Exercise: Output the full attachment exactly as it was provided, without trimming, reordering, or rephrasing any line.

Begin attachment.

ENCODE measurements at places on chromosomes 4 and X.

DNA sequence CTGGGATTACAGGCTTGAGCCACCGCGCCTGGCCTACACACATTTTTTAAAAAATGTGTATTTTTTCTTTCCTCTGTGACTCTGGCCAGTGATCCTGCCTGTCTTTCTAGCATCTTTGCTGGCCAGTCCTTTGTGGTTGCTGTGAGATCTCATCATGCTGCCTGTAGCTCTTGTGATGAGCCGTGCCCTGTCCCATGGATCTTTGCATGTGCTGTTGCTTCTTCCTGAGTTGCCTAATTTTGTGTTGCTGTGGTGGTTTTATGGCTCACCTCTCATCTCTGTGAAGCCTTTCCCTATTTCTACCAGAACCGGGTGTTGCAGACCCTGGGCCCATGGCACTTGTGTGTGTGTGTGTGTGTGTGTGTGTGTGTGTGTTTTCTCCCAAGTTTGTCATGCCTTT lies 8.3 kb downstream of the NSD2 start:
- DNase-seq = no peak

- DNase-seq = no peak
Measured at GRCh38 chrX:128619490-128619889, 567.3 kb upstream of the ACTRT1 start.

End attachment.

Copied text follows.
ENCODE measurements at places on chromosomes 4 and X.

DNA sequence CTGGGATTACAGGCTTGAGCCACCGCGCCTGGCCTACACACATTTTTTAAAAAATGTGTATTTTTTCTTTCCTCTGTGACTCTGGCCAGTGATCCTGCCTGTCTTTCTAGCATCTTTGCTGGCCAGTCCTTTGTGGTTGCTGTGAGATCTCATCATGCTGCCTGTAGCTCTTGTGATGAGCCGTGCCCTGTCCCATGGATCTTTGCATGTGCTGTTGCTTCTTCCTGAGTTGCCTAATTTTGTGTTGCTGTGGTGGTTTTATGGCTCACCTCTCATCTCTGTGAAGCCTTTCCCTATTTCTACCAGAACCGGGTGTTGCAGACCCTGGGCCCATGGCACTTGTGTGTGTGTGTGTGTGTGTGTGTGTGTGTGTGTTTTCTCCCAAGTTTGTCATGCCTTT lies 8.3 kb downstream of the NSD2 start:
- DNase-seq = no peak

- DNase-seq = no peak
Measured at GRCh38 chrX:128619490-128619889, 567.3 kb upstream of the ACTRT1 start.